Four-Color Control, with Travis Perlee

Posted in Event Coverage on August 28, 2016

By Marc Calderaro

“I like to call it Four-Color Flash, but literally no one else does,” Travis Perlee said of his unique take on the classic Jeskai Control deck. Adding a fourth color to the already-slowest deck in Modern is certainly gutsy (no, Lantern Control doesn't count). But Perlee and his deck-building compatriots saw the benefit long ago, and have been tweaking it over and over, and killing Burn opponents with 1/1 Spirit tokens ever since. And oh yeah, the deck also has Mystical Teachings.

Perlee hails from New Jersey and cut his teeth at Dragon's Lair in Newton. At his first FNM ever he won, and quickly earned the nickname “Giant Killer” from Kyle Shane for beating all the local standouts. That nom de plume is still reflected in his Magic Online handle, “giantkiller4.” “'Giant Killer was taken.” Perlee frowned.

Travis Perlee sat 9-1 just before I caught up with him to talk about the audacity of playing a deck that goes to time in Modern, and how people should approach this tricky deck.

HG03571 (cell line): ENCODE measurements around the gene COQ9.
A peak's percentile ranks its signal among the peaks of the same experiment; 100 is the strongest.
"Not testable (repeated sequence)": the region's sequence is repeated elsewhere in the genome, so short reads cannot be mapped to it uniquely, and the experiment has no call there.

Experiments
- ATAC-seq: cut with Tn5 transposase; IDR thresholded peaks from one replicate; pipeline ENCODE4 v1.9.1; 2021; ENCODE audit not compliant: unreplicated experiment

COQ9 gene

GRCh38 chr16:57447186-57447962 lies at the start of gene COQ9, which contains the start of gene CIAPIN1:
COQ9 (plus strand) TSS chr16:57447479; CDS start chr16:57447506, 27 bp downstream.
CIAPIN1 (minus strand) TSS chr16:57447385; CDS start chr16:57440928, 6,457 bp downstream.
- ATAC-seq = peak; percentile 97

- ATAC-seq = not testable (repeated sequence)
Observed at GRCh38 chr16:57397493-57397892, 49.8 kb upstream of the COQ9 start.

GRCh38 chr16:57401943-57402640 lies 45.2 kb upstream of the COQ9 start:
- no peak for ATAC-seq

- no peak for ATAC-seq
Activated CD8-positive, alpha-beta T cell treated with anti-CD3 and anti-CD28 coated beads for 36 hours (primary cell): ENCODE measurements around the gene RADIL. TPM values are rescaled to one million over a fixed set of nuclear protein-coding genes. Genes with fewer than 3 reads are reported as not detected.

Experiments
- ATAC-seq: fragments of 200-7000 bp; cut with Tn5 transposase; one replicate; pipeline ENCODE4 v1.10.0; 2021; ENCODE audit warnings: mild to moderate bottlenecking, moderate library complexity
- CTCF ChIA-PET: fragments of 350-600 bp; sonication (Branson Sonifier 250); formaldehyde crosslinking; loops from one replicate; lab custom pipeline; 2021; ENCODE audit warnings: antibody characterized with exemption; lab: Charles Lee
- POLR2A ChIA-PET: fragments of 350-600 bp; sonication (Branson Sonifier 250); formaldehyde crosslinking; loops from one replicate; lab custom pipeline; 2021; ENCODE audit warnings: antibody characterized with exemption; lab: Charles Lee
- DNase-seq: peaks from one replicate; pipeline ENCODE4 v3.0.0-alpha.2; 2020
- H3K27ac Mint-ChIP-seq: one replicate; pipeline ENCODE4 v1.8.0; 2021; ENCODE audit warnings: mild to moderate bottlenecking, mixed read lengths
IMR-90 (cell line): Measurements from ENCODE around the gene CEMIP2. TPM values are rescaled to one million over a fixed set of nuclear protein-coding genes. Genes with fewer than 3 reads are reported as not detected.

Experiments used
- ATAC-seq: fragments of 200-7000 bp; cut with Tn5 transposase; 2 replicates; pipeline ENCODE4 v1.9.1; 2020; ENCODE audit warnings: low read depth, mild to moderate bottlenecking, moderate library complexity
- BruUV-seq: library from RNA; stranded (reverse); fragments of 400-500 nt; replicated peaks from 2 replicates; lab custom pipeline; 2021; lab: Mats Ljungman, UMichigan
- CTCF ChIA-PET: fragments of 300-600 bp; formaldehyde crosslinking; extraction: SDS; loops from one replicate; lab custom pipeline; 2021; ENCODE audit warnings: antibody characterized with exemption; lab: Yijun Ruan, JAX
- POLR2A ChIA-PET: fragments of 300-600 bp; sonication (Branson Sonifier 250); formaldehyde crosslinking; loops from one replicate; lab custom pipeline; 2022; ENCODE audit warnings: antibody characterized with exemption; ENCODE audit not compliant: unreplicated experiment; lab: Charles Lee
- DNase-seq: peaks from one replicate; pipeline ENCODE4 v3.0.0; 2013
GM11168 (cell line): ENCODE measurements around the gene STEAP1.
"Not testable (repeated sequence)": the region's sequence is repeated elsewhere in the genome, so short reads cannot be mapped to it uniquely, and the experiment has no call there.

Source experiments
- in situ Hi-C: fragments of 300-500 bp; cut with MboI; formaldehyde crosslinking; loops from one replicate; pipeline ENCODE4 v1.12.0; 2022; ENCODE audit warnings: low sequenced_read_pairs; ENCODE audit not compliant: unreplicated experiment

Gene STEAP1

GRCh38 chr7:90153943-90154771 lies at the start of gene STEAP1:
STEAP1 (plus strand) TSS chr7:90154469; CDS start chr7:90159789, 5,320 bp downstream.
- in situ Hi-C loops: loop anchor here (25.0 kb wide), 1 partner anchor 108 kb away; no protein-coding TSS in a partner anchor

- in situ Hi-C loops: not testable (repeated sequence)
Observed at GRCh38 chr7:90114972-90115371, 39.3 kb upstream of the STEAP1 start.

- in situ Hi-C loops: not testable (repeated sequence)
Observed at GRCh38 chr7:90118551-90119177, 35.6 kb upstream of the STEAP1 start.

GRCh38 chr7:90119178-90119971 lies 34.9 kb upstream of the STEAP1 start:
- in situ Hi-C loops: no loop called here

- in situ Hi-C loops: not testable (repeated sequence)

“We've been working on this for years,” he said. “Matt Brown was the one who thought to put Lingering Souls into Jeskai.” At the time, Lingering Souls was so important, they saw the value of jamming in the flyer-making Sorcery despite the extra color. “Having a way to deal with [Liliana of the Veil] was super important,” Perlee emphasized.

Once that changed happened, and they were already jamming Black into a Jeskai shell they were off to the races. And not long after, the deck saw its first success. “Jonathan Sukenik made Top 4 with this four-color deck at an SCG Open in Balitmore.” He continued, “We were up ‘til 1 a.m. the night before working on the manabase.” He laughed and shook his head thinking about it.

And that manabase issue still percolates today. There's a delicate subtlety to getting all the mana you need (and not paying too much life to do it—I'm looking at you, Watery Grave), and the tweaking hasn't subsided, though they've been playing the deck since Khans of Tarkir.